… Part 2
After a brief break, everything was arranged in the kitchen and I had a full itinerary in front of me, so I began prepping. My first task would be to organize breakfast for Sunday morning. I know that sounds odd; prepping a breakfast that follows three other courses and is on the next day – but this breakfast is well worth the effort! “Rage’s Brioche French Toast” This recipe calls for a dense brioche bread or sourdough to be soaked overnight in a nectar of whipping cream, butter, rum, demarara brown sugar, vanilla, grated orange peel and eggs. By the time the bread comes out of the fridge the next morning it will be closer to a dense juicy cake than bread. It will be baked then topped with granny smith apple caramel sauce and orange almond whipped cream also. MMMMmmm…
Now that Sunday’s breakfast is in the fridge and resting, I am off to my friend Alana’s house where the dinner will actually take place. Rather than prepping everything here and transporting it, I have opted to just transport the raw ingredients and prep everything in the kitchen in which the food will be served. I thought it made sense – although it created another heavy lifting session.
Regardless, I arrived with food and beer in-tact and was ready to get to work! Step one now: Prepare the cheesecake and get it in the oven. At the hosts request, or should I say demand, I am making a banana cheesecake with peanut butter cheesecake swirled into it. I also bought some excellent dark chocolate from a chocolatier in the St. Lawrence market, so I will create a luscious ganache to blanket the cake. So away I went – hand beating cream cheese with bananas and peanut butter in separate bowls (hand beating because I forgot to bring my electric mixer – big mistake). As involved as it may sound, this cheesecake is very easy to make, and after about 15 minutes and a good forearm workout, she went into the oven for 35 minutes. Most cheesecakes prepared in a spring form pan and water bath spend between 60 and 100 minutes in the oven, but this is a smaller cake prepared in a pre-made crust for ease, so it requires much less time.
Now I went to work on carmelizing some onions, because I need lots of them! The brisket needs a good two cups, and the potatoes need a good two cups as well. Because onions shrink so much in heat, I chopped and carmelized 4 Vidalia and 2 large red onions slowly over low heat. This was easy on the arms, but rough on the eyes. So I got my annual sobbing out of the way at least. The brisket had now been sitting in the garlic, onion, and Samichlaus concoction for over a day; as I poured it out onto a deep dish pan the whole kitchen erupted with rich malt, garlic, mustard, and pepper. This is going to be good!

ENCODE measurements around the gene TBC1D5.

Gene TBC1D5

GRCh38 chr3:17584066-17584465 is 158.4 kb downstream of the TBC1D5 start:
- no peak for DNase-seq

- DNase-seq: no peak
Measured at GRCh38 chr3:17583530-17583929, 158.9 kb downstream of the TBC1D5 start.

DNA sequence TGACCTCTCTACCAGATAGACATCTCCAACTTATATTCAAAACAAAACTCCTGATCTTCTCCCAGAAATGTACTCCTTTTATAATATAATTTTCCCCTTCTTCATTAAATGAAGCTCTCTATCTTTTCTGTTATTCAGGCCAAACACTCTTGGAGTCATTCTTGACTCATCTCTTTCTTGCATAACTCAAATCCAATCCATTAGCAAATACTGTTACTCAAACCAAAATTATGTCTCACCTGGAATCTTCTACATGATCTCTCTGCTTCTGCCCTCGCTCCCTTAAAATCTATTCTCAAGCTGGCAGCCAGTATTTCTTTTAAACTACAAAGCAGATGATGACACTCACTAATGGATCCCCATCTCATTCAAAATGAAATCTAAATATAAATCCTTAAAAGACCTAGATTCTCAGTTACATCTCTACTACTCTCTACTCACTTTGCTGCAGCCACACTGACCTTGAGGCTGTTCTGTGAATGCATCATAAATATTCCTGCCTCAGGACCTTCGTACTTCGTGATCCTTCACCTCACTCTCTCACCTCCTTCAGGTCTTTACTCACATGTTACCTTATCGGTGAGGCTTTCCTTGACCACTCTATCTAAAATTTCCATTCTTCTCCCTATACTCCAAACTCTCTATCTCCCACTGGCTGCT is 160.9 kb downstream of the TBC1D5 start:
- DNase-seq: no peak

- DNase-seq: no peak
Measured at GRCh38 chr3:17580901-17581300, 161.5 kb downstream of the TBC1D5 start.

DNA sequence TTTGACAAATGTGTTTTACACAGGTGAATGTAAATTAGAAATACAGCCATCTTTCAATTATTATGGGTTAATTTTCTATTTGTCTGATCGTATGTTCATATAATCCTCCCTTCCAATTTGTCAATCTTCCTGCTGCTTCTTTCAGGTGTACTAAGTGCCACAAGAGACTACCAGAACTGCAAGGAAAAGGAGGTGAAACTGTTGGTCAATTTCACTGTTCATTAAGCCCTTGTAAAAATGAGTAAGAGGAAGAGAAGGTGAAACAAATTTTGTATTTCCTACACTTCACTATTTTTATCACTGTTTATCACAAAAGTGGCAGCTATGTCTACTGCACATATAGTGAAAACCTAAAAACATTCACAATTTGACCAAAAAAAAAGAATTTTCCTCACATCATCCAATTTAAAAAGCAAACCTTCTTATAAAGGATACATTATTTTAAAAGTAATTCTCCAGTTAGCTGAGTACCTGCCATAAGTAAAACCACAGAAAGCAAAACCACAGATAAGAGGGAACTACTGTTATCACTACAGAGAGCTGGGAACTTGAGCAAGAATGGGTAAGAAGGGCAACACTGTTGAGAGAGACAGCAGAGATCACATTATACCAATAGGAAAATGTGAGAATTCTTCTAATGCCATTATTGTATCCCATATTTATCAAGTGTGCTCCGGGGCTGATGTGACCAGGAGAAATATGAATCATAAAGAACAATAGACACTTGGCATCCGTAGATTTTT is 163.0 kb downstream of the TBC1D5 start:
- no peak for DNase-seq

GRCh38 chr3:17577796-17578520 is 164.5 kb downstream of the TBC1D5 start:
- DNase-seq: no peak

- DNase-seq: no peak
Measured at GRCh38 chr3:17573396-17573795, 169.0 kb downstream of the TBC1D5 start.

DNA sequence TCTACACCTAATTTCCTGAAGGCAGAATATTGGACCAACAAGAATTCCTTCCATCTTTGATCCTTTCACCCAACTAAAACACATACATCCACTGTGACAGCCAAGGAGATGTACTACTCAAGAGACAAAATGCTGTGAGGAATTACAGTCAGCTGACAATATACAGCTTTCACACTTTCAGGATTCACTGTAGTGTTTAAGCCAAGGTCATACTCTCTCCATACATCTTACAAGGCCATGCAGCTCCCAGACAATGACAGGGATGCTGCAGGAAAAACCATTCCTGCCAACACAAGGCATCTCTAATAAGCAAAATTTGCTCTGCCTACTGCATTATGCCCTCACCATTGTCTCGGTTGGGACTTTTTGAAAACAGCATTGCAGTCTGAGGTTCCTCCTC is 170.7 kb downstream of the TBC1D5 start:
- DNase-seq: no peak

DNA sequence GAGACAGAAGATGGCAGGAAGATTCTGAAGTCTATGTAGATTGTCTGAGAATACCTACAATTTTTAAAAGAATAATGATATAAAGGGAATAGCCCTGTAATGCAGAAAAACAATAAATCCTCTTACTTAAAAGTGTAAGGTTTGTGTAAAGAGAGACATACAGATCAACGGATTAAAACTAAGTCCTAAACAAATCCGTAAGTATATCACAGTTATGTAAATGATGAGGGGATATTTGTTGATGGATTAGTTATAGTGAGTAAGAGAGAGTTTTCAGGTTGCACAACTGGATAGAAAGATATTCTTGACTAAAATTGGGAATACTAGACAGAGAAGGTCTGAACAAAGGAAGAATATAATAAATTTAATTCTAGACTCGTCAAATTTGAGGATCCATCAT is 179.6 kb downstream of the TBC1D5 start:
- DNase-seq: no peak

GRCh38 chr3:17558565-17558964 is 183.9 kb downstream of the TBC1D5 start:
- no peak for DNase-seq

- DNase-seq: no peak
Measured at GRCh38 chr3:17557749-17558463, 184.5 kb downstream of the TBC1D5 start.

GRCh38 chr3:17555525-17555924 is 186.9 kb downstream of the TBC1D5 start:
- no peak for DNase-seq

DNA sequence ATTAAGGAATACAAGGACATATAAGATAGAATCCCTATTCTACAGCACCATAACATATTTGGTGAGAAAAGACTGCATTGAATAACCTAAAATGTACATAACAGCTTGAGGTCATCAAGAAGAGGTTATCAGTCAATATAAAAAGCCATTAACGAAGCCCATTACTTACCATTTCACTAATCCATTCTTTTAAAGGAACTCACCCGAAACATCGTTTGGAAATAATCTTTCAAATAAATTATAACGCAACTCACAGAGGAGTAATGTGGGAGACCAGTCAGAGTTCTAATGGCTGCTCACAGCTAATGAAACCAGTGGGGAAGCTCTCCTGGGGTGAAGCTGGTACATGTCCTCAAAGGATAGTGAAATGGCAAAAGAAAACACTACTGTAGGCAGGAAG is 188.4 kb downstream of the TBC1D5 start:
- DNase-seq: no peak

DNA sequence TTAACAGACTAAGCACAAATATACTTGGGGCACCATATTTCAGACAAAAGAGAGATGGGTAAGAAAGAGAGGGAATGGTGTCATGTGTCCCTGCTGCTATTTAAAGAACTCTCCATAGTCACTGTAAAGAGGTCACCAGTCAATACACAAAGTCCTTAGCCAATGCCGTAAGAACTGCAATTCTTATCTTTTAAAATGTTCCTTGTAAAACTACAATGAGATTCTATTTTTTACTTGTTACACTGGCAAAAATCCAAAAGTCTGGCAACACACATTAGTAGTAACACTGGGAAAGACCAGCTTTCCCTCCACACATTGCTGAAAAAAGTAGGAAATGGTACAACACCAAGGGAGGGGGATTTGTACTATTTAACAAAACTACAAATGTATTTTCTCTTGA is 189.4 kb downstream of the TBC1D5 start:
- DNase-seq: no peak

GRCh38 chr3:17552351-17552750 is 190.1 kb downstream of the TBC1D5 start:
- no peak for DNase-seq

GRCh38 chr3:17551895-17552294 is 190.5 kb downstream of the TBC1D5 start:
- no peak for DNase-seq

Right as the onions were finishing their sweat, the cake was ready to come out of the oven and into the fridge to set up. I opened two packages of French Onion Soup mix and coated the six pound beef brisket – this is an easy brisket remedy, it works every time. Now about half of the onions are poured over the brisket, and the rest is set aside for later. The beef is now swimming in French onion soup, carmelized onions, and my marinade – it’s time to seal this with foil and set ‘er to marry in the oven for 4 hours at 325 degrees. Low and slow does the trick here.
So to recap, the cheesecake is in the fridge cooling, the beef is in the oven cooking, and I have about two cups of onions ready for their potato brothers. I still have to make 3 different pizzas, and make the potatoes themselves. It’s about 4:30pm now, and I’ve been going nonstop since 10am, so I think I deserve a beer.
I brought a specific beer along for this exact purpose; the Southern Tier 2009 Old Man Winter. Southern Tier Brewing opened in 2004 in Lakewood NY. Since then they have been producing some of my favorite beers; they have a wide range of regularly available beers, as well as many seasonal and special release beers. You can find the IPA at LCBO’s now, and I consider it to be among the best examples of an American IPA out there. Away from tradition, they also brew a Crème Brule Stout! This is one of the many things I love about this brewery; not only are they producing delicious beers, but they are constantly creating exciting and unique products! But back to Old Man Winter (7.2%, 255ml bottle). The beer pours smooth with a rich rust brown color and smooth, creamy, but short head. The nose surprised me with juicy earthy hops which are familiar in the IPA I love so much. There is definitely some malt sweetness here, and a hint of spice – this should be nice. The beer starts off warm and malty with deep caramel and roasted grain as you would expect in a winter beer. You can almost taste the rusty color (in a good way!). The mild spice and buttery malt rushes over your tongue devouring every taste bud in your mouth – this is the exact sensation I was hoping for! And better than that, it brings a wave of hop bitter with it that finishes crisp producing a sensation that is absurdly refreshing for a winter beer. I’m not used to so much dry hopping in a winter beer, but this was excellent. I highly recommend it. Unfortunately it is not available in Ontario, but it’s worth the mission to Buffalo.
… Part 4